In our previous article, we discussed about the process how Hyundai makes its cars from steel. It’s an amazing feat in itself but it’s only half of the picture. This time we’ll take a look behind the creative process, the design, and the innovation of Hyundai cars.
Day 3 of the Discover Hyundai Korea Forum 2013 begins at the mecca of Hyundai Motors’ technology and design – the Namyang Technical Research and Design Center. Since this is the place where Hyundai conceptualizes and designs future projects, taking photos within the facility are strictly prohibited. We were asked to surrender cameras and place tamper-indicating stickers on our smartphone lenses.
The moment you walk through the R&D center’s main doors you will be greeted by Hyundai’s museum of cars (including those of Kia) and automotive technology.
Fortunately, we were temporarily allowed to take photos inside the museum. Below is the Hyundai Pony, Korea’s first mass-produced car.
Hyundai EQUUS by Hermes:
Only three of these were made. I was told that the hand-stitched leather interior smells like Hermes bags.
After the quick tour around the museum, we were taken inside a wind tunnel where Hyundai engineers test a car’s aerodynamic properties. We were able to experience a 50kph wind inside the tunnel which is the kind of wind speed you sometimes experience during a typhoon here in the Philippines.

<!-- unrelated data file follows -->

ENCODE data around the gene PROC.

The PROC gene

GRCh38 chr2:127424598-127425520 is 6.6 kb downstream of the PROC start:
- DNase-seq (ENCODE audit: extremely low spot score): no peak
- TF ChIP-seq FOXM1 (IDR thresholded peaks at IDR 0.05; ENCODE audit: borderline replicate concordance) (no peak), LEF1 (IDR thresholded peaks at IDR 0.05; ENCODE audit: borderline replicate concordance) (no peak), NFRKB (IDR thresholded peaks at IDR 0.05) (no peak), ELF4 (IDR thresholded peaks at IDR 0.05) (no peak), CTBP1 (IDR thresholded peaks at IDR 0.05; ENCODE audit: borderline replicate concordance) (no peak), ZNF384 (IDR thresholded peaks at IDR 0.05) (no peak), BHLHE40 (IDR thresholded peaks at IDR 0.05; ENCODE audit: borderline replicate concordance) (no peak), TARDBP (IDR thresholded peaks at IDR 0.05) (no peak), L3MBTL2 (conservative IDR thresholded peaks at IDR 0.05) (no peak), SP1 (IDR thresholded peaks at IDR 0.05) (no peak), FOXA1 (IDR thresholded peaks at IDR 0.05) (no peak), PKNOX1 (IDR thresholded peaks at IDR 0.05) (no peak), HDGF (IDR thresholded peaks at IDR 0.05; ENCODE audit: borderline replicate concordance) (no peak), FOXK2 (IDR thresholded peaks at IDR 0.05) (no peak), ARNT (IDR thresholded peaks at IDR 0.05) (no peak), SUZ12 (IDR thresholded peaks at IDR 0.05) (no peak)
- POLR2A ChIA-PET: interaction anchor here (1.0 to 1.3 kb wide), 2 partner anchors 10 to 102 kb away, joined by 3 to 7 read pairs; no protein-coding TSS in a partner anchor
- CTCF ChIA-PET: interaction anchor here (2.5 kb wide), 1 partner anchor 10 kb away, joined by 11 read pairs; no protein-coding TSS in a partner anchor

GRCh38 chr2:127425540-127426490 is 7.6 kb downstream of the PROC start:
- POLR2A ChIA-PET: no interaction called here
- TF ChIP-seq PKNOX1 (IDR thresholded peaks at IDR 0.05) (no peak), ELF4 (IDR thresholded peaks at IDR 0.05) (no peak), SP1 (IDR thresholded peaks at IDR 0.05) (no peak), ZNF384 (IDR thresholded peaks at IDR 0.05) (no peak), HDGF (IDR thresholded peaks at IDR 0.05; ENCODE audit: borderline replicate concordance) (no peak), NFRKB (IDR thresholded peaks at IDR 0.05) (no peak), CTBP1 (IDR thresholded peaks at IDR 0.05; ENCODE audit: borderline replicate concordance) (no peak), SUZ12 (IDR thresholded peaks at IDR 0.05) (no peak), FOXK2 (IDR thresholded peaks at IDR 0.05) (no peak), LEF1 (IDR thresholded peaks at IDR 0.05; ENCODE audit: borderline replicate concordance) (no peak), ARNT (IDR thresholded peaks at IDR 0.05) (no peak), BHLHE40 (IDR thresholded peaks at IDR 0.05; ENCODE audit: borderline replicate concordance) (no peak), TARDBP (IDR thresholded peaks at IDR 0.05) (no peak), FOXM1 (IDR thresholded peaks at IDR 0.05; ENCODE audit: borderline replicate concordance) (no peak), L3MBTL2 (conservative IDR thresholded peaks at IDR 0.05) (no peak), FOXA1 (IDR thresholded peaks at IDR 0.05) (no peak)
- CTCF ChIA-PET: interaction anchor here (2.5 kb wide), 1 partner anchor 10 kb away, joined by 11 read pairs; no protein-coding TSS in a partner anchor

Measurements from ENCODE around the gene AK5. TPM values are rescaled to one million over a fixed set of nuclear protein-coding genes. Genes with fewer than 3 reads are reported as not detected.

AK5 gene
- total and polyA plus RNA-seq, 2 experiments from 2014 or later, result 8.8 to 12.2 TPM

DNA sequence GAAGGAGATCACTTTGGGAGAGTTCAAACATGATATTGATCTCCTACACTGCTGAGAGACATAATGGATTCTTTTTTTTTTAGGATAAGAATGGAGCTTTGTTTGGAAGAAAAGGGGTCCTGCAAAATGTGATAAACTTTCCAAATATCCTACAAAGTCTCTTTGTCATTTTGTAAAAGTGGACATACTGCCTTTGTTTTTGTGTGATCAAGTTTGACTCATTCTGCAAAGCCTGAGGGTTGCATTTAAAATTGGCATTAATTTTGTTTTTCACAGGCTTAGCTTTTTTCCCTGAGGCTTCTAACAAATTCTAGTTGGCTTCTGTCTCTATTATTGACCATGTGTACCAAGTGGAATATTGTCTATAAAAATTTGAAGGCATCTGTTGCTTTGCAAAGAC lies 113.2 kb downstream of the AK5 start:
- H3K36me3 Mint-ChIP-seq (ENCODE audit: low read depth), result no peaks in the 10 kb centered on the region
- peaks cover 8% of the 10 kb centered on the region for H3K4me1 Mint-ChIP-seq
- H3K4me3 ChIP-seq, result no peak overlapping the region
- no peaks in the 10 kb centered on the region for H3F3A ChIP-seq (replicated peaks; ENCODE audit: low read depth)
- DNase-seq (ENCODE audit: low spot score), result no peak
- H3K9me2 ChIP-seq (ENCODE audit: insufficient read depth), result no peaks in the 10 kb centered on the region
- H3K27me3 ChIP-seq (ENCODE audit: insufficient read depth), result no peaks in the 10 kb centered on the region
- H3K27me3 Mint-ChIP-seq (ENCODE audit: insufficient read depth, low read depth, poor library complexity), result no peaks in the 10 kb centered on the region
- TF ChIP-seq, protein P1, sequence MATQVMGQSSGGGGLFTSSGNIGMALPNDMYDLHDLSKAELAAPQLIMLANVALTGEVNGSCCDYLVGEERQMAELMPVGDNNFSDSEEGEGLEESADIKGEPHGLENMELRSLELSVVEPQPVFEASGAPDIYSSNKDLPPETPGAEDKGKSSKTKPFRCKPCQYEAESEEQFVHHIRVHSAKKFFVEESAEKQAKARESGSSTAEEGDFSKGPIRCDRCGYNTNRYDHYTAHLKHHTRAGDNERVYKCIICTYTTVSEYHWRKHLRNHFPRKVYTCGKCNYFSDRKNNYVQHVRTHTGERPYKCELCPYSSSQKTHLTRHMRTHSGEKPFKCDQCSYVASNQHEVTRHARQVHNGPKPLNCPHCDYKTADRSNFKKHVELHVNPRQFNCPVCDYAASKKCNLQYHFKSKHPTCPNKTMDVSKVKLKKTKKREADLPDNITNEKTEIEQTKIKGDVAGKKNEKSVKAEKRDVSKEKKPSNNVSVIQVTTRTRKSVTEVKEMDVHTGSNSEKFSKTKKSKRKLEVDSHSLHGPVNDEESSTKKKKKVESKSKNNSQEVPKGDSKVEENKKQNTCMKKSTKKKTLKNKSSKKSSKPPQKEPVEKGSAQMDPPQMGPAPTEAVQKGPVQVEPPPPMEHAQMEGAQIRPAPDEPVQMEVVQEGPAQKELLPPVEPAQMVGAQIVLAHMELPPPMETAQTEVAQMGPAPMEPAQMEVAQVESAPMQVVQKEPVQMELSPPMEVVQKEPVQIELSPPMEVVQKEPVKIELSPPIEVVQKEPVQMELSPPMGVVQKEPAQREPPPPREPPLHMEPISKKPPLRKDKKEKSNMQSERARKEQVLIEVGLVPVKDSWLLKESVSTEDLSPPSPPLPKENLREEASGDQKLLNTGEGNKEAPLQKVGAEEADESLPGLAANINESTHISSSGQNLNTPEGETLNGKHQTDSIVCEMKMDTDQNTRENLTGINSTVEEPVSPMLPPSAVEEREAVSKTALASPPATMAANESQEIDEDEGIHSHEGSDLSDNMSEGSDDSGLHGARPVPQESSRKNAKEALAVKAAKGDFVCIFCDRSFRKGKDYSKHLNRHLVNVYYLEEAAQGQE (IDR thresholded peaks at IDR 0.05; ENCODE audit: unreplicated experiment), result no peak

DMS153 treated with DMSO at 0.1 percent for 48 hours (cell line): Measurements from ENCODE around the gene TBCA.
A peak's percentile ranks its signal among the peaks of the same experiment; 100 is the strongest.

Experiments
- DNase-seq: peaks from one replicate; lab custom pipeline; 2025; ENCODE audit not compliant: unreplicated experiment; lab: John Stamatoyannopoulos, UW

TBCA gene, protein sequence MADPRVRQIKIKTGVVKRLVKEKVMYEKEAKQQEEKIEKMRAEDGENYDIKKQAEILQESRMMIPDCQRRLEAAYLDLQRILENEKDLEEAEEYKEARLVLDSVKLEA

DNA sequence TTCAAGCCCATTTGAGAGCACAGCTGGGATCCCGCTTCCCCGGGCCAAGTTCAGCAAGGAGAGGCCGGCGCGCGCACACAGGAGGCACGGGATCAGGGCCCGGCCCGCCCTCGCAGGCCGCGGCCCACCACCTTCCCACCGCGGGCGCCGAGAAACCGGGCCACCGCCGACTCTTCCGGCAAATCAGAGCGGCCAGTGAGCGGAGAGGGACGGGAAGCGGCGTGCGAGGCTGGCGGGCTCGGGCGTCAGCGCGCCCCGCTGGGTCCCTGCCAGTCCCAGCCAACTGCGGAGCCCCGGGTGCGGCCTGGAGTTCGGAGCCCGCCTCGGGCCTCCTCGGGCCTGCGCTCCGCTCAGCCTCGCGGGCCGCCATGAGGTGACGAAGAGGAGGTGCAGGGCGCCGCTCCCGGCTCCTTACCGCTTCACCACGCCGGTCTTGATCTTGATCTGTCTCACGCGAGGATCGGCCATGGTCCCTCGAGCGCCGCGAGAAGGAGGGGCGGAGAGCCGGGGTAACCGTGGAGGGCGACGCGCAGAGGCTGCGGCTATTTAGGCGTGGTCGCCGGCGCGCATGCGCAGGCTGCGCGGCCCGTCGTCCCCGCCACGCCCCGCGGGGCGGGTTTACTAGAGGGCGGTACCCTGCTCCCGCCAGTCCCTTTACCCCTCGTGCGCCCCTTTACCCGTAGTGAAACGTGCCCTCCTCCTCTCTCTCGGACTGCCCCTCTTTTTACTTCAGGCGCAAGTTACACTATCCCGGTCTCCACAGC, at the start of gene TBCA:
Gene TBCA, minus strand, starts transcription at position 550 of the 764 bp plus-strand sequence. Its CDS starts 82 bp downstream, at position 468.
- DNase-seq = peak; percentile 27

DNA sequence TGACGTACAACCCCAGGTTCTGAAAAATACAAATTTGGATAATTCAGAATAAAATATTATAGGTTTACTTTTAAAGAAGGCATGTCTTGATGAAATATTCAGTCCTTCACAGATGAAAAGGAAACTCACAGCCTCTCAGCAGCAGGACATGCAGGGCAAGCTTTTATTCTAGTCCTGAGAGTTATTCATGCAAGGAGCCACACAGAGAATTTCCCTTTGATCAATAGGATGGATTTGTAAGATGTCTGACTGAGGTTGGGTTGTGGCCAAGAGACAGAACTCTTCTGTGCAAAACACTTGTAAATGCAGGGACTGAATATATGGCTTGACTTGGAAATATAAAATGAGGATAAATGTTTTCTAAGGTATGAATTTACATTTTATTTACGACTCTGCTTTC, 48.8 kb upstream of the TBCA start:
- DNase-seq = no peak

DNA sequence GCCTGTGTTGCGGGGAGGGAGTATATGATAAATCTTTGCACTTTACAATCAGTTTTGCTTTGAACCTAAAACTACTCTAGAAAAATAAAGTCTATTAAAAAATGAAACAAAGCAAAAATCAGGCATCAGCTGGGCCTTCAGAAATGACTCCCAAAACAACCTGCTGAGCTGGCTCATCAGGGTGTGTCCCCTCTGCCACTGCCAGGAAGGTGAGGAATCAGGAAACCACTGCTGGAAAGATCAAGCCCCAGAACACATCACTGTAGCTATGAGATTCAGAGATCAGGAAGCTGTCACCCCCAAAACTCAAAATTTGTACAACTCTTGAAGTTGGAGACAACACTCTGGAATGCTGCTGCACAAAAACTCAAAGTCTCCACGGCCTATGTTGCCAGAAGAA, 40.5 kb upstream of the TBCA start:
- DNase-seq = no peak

We asked the engineer to crank up the wind speed but he would only allow that if we leave the tunnel to ensure our safety. We were also given a tour of the tracks where Hyundai test their cars to see how it would behave in different road conditions.
Afterwards, Casey Hyun, the Creative Design Manager of Hyundai, gave us a quick presentation about the company’s Fluidic Sculpture which is about designing a car that is more human, fluid, and dynamic. The first Hyundai car to sport the new Fluidic Sculpture 2.0 is the 2015 Hyundai Genesis.
One of Hyundai’s concept cars, the Venace:
Here’s Casey Hyun explaining how their designers create scale models of prototypes:
These models are actually made of a special clay that are sculpted into the desired shape of a car. Designers can make a life-sized model out of it during final stages of the design process.
Hyundai car designers are given enough freedom when designing cars. When asked why prototypes look different from actual produced cars, Mr. Hyun explained that designers still need to adhere to automotive safety regulations which affects the car’s final design.
Here we are sitting next to Byung Seob Lee, the Vice President of Hyundai Styling Group. He’s like the Jony Ive of Hyundai.
When asked if Hyundai is a conservative or an aggressive type when it comes to design, he said, if I remember correctly, that Hyundai can easily shift to being conservative to aggressive depending on the market.
After the Q&A with Byun Seob Lee and Casey Hyun, Hyundai gave us a quick briefing about the company’s brand strategy. It basically explained why Hyundai needs to improve on its brand awareness because “consumers buy not only products, they buy brands.” Currently, Hyundai is pushing for the Modern Premium brand – “a volume brand that can deliver pride to its customers through premium experiences and values.”